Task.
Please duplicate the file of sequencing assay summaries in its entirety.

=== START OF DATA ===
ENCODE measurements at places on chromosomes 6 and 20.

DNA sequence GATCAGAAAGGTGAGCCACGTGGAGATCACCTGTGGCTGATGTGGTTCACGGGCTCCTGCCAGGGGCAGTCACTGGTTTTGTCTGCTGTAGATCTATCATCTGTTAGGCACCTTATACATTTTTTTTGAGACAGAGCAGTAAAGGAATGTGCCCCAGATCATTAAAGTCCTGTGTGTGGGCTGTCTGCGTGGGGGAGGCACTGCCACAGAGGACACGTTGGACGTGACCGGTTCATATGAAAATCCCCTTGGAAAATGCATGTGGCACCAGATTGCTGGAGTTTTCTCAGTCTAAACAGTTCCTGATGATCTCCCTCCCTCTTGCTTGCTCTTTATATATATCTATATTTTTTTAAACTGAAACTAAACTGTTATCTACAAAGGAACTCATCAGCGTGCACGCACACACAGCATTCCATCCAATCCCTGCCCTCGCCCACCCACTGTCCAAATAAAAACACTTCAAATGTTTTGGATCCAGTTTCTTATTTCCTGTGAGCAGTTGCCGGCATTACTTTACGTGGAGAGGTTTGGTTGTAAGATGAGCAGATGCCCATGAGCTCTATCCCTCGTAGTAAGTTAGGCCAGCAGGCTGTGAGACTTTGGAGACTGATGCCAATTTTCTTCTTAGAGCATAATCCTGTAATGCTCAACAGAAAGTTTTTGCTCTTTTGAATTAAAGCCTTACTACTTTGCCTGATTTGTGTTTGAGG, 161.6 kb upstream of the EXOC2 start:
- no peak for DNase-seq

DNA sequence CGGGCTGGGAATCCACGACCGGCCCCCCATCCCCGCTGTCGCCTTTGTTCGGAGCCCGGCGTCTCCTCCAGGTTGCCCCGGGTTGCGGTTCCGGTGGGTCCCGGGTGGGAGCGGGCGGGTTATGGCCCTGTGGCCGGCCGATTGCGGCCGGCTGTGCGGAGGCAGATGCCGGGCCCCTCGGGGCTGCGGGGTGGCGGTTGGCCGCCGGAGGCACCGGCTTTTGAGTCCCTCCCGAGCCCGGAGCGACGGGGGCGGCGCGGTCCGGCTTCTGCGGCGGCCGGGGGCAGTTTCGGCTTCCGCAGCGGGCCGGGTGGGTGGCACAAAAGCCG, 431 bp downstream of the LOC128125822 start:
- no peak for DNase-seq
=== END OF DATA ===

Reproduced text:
ENCODE measurements at places on chromosomes 6 and 20.

DNA sequence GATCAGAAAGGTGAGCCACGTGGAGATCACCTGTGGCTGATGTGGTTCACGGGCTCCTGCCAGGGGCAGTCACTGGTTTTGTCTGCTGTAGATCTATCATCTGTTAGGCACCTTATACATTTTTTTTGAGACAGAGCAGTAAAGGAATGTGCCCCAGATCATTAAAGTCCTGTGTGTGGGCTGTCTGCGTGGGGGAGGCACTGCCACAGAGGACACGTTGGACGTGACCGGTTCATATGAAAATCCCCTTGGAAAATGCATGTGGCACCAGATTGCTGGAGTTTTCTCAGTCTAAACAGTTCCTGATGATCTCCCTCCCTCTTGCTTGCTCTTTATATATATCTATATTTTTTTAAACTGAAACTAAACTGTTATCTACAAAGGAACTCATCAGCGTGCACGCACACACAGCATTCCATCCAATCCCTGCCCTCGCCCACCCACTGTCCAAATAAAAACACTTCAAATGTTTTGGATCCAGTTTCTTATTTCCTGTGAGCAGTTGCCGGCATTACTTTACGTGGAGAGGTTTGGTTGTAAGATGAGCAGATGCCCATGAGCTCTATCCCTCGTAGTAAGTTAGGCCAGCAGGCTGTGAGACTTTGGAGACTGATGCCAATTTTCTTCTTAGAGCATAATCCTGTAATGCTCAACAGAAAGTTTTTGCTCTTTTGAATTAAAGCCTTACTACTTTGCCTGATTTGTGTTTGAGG, 161.6 kb upstream of the EXOC2 start:
- no peak for DNase-seq

DNA sequence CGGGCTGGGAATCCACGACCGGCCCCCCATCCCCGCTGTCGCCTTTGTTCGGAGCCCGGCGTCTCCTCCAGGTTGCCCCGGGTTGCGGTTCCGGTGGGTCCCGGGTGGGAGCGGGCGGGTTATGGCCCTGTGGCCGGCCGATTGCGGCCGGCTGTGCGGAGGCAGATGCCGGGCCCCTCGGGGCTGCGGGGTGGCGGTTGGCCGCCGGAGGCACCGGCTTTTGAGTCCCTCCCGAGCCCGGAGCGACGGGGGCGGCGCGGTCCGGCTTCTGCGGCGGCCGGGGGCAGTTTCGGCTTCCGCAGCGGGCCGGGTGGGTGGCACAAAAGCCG, 431 bp downstream of the LOC128125822 start:
- no peak for DNase-seq